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Common gives his speech to a record-breaking crowd. Daily Record photos by Colton Ashabranner 

Common breaks crowd record at LBJ Distinguished Lecture Series

Wednesday, October 16, 2019

Grammy, Emmy and Oscar-Winning artist, author and activist Common spoke on Texas State University’s Common Experience theme of “Truth” in front of a record-breaking crowd inside Strahan Arena on Tuesday. 

“If we take away the title of rapper, we take away the award-winning name, what truly is your purpose and what truly is my purpose,” Common said. “It’s a question I want you to continue to ask of yourself as you continue on your journey. Who are you? What is your purpose? Well, I found, for us to find our core truth of who we are, it’s essential we find our purpose.”

Common delivered his speech as a part of the university’s Lyndon Baines Johnson Distinguished Lecture Series. He began Wednesday’s conversation with a freestyle rap as a packed Strahan Arena, which seats 10,000, cheered along. Tuesday’s discussion with Common set an attendance record for the lecture series at approximately 6,000, according to Director of the Common Experience Twister Marquiss. The previous record was set on Sept. 28, 2005 when Maya Angelou spoke in the Mall on campus between Alkek Library and the LBJ Student Center.

Texas State University Common Experience Director Twister Marquiss (left) and Common (right) hold a discussion during Wednesday's Lyndon Baines Johnson Distinguished Lecture Series inside Strahan Arena.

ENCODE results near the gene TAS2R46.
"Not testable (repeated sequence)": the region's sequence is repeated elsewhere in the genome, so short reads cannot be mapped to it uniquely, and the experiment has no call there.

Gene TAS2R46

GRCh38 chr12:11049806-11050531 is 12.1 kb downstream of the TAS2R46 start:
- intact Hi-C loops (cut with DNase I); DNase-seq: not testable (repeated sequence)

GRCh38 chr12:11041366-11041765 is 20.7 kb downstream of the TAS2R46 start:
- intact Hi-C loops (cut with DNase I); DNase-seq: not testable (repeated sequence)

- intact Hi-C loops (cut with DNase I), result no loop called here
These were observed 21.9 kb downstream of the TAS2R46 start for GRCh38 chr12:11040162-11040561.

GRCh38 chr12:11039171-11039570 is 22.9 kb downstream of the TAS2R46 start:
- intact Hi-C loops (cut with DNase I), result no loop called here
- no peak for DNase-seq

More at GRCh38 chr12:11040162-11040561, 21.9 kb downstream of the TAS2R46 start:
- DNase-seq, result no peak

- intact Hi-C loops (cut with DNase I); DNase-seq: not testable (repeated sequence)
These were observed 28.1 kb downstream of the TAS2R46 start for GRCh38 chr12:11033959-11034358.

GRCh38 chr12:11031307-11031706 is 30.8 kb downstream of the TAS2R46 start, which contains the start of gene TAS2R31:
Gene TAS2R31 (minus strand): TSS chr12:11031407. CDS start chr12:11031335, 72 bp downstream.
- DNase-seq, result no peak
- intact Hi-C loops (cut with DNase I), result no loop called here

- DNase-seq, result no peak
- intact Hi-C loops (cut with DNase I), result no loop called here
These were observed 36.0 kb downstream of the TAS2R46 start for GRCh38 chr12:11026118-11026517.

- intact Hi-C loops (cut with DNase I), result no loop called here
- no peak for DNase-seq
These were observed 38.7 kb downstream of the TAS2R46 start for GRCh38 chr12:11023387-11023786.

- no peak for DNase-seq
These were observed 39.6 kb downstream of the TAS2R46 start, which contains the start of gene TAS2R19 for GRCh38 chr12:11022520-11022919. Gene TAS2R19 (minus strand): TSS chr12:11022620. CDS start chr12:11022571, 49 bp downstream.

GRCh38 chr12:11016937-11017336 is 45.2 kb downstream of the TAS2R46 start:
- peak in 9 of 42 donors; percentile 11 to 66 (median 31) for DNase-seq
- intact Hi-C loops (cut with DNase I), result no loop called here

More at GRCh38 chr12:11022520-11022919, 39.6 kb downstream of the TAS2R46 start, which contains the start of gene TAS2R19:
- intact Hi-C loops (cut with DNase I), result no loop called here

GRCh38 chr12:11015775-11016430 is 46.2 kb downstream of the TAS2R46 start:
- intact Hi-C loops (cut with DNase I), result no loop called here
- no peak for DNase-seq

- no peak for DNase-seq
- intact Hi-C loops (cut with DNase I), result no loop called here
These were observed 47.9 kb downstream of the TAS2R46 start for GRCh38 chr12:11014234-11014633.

Common — Lonnie Corant Jaman Shuka Rashid Lynn ­— asked the high school students, Texas State students and faculty and community members, “How can you get your truth?” He then began to define two resume and eulogy virtues. 

“The resume virtues are the skills you bring to the marketplace,” Common said. “The eulogy virtues are the ones talked about at your funeral. Whether you were kind, grateful, thankful. Whether you were capable to love in a deep way. We all know that these eulogy virtues are more important than resumes. But our culture, and our educational system, spends more time teaching us the skills and strategies you need for career success than the qualities you need to radiate your inner light. Many of us are clear on how to build that external career than we are how to build that inner character.” 

Common said finding one’s purpose is essential in finding truth. He added that a person’s purpose is a gift that should be shared. Common said, however, that one’s purpose is consistently evolving and it’s fine to be unsure of your purpose.

“I want you all to really take time to think about what your purpose may be,” Common said. “And once you find that purpose, know that it is yours. Many people may say, ‘Well, I think you should go pursue this, or you should go after this, or you’re really talented in this area. But you know in your heart and soul what your purpose is when you do develop it. And you can own that.” 

Common concluded his lecture by saying that even if you don’t know your purpose, we all have a purpose to pursue. 

“Whatever stage you are in in your quest toward your truth, wherever you may be, I thank you all for seeking it out,” Common said. “I thank you for loving yourself and loving others … I hear a lot of elders say, ‘Man, where’s the world going? What’s going on? Like our youth is all caught up in this and that.’ No, I look at our youth and see a better future than ever.

“I see a future of young intelligent women and men, looking to create a whole country and a whole world that is better, and I’m encouraged by you guys and I want to encourage you to serve. So, as you find your purpose, and believe in your purpose and live in your purpose, I just want my people at Texas State to serve. And as the great Muhammad Ali said, ‘Service to others is the rent you pay for your room here on earth.'” 

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